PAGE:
Kenai Peninsula Borough voters have chosen to limit members of the assembly and school board to no more than two consecutive terms.
They also voted by a wide margin to cap the currently unlimited property tax exemption for seniors.
Meanwhile, voters in the Bear Creek Fire Service Area supported a bond proposition to raise a portion of the money needed to build a new fire station.
Despite the possibility, perhaps even probability, that their decision will send the borough into court, voters chose to impose term limits on Kenai Peninsula Borough Assembly and Board of Education seats, limiting members to just two consecutive terms.
Both proposition were backed by the Alliance of Concerned Taxpayers, which worked feverishly last summer to gather the necessary signatures to place the term-limit question before the voters.
Unofficially, Proposition 2, covering the assembly, garnered almost 54 percent of the vote (3,836 to 3,293), and support was found in nearly every precinct.
Proposition 3, a measure imposing similar restrictions on school board members, earned almost 53 percent of the vote (3,751 to 3,358).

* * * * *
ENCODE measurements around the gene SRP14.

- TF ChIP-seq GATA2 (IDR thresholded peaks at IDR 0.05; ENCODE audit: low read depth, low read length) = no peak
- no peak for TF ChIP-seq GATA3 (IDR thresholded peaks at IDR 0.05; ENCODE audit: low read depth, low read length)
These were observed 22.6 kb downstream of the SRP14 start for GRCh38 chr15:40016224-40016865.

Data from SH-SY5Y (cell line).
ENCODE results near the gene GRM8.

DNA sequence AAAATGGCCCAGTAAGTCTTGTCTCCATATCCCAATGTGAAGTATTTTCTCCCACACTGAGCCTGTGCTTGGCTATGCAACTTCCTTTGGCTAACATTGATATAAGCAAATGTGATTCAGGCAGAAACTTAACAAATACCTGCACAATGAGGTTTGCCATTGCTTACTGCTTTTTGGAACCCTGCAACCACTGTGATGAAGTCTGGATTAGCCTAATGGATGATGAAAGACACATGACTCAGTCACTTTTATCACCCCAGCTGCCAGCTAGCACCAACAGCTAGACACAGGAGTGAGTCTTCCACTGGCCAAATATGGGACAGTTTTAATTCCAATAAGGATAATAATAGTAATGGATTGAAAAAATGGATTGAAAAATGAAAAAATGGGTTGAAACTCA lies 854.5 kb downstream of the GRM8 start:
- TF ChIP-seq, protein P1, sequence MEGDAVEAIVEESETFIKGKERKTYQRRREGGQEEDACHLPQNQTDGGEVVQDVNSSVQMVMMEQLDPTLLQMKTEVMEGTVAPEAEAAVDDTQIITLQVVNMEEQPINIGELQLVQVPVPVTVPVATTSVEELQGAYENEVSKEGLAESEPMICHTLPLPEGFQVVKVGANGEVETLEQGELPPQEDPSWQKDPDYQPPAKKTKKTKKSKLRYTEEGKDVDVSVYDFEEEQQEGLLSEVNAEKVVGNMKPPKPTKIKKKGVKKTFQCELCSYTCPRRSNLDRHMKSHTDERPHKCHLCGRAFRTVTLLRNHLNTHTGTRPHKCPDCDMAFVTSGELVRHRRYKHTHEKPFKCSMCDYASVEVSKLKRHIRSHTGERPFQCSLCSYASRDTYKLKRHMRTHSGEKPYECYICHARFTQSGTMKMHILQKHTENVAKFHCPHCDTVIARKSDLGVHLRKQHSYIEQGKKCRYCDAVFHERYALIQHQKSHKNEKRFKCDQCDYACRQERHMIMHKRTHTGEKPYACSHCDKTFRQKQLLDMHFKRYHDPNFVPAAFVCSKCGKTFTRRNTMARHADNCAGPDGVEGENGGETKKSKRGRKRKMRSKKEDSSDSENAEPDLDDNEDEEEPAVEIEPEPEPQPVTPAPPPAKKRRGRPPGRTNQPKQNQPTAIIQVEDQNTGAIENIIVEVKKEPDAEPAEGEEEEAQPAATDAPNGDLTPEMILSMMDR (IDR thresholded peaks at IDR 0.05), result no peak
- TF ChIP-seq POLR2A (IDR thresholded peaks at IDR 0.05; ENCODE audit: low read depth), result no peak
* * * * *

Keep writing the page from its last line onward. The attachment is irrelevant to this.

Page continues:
Lost in the fog of the public debate over term limits was another controversial measure, Proposition 1, which limited the exemption from property taxes enjoyed by seniors 65 years and older, or their surviving spouses 60 and over.
It passed with a health 56.3 percent of the vote, 4,029 to 3,130.
Currently, seniors pay no taxes on their primary residences no matter what the value. Proposition 1 caps that exemption at the first $300,000, meaning seniors will begin paying property taxes on assessed value in excess of that amount.
Since the 1980s, a state law has exempted seniors from having to pay taxes on the first $150,000 of assessed value on their primary homes. In 1987, a borough ordinance made the exemption unlimited.
In the first decade of the two laws, the pinch on revenues to the borough was eased by a state reimbursement provision covering the state's exemption. However, the state stopped paying in the late 1990s.
This year, the revenue loss is expected to be in the neighborhood of $5 million.
According to borough figures, there are 310 senior homeowners with primary residences valued in excess of $300,000. The voter approval means the borough can now start taxing almost $83 million in currently untaxed value, which would bring in about $450,000 in new revenue to the borough's general fund. That figure will be somewhat higher when service area mill rates are included.
Proposition 1 has another provision for residents on fixed and limited incomes, which would significantly lower their tax if they qualify.
Proposition 4, which passed in Bear Creek by a margin of 128 votes, 187-59, authorizes issuance of $1.4 million in general obligation bonds to help finance a $3.5 million fire station. No bonds would be issued unless the other $2.1 million is found through grants.
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